New fireblight early warning service from Agrovista

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Fireblight is the latest disease to be included in Agrovista’s cloud-based pest and disease forecasting service for top fruit growers, Growers Choice Interactive.

The new early warning system, a first in the UK market, is undergoing final trials and will be released in May. It will be available free of charge to GCI subscribers, says Agrovista fruit agronomist Alex Radu.

“Fireblight is a potentially serious disease on apples and pears caused by the bacterium Erwinia amylovora. There is no chemical cure available, so growers have to rely on copper-based preventative or antagonistic sprays before the disease takes hold,” he explains. “This makes accurate forecasting all the more vital.”

Fireblight infection occurs through blossom and new growth when weather is favourable and inoculum is present. The new fireblight software, developed by Dutch pest and disease software forecasting specialist RIMpro, calculates the likelihood of infection based on flowering period obtained from weather information and observation and likely contamination and bacterial growth based on temperature and relative humidity/rainfall.

The quality of the forecast is completely dependant on the accuracy of these weather predictions, says Mr Radu. This information is supplied from live weather data collected by GCI from a network of over 35 weather stations across the country, from which highly accurate local forecasts can be modelled.

“Erwinia becomes a threat at 18C or more, when conditions are wet,” Mr Radu explains. “Growers whose orchards have a history of disease can assume it is there, and we can now help them forecast potential outbreaks with greater accuracy.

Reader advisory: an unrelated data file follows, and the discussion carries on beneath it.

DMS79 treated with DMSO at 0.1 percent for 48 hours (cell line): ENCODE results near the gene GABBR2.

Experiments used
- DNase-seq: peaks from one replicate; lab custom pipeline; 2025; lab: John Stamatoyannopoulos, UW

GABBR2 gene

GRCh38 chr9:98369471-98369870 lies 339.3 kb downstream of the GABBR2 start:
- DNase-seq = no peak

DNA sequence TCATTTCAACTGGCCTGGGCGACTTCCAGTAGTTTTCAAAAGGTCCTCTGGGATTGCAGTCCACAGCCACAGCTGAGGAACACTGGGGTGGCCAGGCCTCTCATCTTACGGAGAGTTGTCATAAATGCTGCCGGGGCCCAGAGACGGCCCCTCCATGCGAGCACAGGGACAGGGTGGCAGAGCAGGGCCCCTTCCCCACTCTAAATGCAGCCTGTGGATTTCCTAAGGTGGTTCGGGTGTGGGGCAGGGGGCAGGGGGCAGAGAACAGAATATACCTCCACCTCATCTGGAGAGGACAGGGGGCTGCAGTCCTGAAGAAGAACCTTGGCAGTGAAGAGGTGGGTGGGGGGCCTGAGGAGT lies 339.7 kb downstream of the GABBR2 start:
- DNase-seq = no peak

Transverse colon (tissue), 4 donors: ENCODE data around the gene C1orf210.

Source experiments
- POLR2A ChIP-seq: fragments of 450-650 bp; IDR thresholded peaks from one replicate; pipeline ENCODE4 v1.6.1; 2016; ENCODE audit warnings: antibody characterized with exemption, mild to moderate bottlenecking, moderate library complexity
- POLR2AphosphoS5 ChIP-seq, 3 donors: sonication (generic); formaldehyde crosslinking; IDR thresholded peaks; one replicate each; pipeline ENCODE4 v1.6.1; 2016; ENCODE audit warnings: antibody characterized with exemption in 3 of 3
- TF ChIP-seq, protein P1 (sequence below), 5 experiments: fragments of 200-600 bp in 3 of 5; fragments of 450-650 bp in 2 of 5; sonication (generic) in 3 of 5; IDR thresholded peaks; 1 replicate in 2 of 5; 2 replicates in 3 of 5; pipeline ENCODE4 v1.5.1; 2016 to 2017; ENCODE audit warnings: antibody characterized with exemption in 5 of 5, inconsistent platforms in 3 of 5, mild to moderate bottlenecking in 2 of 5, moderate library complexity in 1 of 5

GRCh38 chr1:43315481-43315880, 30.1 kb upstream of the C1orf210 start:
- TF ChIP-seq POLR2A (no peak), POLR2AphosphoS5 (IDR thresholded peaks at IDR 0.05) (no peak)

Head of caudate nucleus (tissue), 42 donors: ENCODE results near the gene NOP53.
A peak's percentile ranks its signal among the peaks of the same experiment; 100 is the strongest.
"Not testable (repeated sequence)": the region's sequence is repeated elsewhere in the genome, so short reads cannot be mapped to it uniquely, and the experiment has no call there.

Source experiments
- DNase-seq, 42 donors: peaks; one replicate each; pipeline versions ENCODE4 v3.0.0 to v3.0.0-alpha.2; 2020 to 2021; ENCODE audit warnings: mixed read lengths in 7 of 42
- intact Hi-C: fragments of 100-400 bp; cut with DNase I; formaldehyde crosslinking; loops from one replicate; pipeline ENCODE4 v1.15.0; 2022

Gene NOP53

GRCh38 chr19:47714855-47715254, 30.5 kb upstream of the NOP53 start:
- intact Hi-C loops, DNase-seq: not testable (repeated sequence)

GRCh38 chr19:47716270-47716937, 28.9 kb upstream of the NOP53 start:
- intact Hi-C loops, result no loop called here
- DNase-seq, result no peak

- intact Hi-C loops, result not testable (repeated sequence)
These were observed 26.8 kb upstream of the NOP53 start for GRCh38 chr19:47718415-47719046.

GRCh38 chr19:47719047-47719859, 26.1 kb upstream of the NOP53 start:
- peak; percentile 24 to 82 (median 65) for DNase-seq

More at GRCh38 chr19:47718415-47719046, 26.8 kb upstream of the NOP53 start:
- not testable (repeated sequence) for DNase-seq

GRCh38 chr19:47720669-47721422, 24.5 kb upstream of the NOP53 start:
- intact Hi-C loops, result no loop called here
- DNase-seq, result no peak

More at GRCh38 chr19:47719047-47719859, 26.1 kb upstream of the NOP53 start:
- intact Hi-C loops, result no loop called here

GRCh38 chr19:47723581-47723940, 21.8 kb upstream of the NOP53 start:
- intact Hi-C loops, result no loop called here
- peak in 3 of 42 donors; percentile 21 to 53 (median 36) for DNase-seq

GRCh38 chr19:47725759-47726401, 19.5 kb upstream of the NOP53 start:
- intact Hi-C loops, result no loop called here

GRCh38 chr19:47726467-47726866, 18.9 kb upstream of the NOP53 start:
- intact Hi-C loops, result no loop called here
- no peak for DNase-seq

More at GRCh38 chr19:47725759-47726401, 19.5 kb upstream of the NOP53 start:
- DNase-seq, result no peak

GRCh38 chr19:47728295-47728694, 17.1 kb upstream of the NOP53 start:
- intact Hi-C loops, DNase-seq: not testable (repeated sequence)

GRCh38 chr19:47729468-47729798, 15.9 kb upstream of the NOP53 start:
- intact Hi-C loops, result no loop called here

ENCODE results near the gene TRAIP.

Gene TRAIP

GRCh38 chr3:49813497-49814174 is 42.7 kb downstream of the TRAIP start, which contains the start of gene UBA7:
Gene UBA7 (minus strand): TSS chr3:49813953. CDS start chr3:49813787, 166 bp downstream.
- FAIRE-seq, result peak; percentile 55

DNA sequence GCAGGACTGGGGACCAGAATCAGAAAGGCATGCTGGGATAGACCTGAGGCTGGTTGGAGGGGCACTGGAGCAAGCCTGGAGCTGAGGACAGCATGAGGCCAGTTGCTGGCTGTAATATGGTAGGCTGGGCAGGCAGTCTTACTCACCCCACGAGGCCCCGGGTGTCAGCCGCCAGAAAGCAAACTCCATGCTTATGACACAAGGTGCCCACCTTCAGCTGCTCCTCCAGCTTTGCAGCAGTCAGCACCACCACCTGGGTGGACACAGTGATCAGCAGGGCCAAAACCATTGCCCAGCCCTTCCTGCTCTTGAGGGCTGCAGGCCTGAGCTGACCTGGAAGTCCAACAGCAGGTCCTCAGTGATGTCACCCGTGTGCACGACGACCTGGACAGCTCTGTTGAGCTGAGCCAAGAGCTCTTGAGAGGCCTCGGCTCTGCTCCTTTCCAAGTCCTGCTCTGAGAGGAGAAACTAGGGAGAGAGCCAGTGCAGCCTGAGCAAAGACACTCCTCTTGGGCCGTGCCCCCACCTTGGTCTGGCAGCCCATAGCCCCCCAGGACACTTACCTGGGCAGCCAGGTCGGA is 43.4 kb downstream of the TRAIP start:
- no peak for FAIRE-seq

“This means we can improve the timing and efficacy of preventative applications, which will be a real benefit to growers in managing disease.

“It will also reduce the number of applications required and ensure they are targeted more effectively, saving growers money and helping to reduce the presence of residues in the environment and the crop.”

The new software cements Agrovista’s lead in online technologies, and confirms GCI as the most up-to-date on-line disease and pest forecasting service for top fruit growers.

The GCI package now includes RIMpro’s primary and secondary scab, codling moth, canker, and fireblight forecasts as well as the weather data recorded at that station. All stations display a 10-day forecast for all the models.

Subscribers can access live graphics, and text alerts are available for major events. Daily emails are also available for the local weather forecast, likely spraying conditions and spray application windows.

What the grower sees

The bar at the bottom shows leaf wetness readings in light blue and active rain as dark blue, as registered by the on-farm weather station.

The lower graph shows the growth of the Erwinia population on the stigma after contamination. Each black line stands for a new group of flowers.

The middle graph shows the potential infection incidence as calculated from flower age and level of the infecting bacterial population.

The upper graph shows the growth within the plant of the Erwinia population after infection.

In this case, taken from an orchard in mid-Europe when the model was being developed, the weather during flowering was very favourable for the development of high Erwinia population levels on the stigma. Six wetness events caused potential infection events.

Since the earliest infections rarely result in symptoms, sprays can be adjusted depending on individual risk management preferences. Nonetheless, at least two sprays were needed to adequately manage fire blight – the first spray in relation to the 20 April infection, and a second spray for flower groups that opened later and which led to infection on 25-28 April.

Fireblight is a notifiable disease, which has helped limit its spread – the most likely means of introduction is via infected material.

Wild shrubs related to apple and pears, notably hawthorn, act as hosts.

Primary infection occurs through lenticels or wounds in young shoots, or through blossom. The disease can spread to other plants by live vectors such as insects and birds, as well as wind and rain.

Growers should keep an eye out for suspicious symptoms, such as wilting and death of flower clusters, withered young shoots and shrivelled black fruits, as well as necrotic patches on leaves.

Late flowering varieties are particularly susceptible as bacterial numbers build during the season. Older trees tend to be less susceptible.

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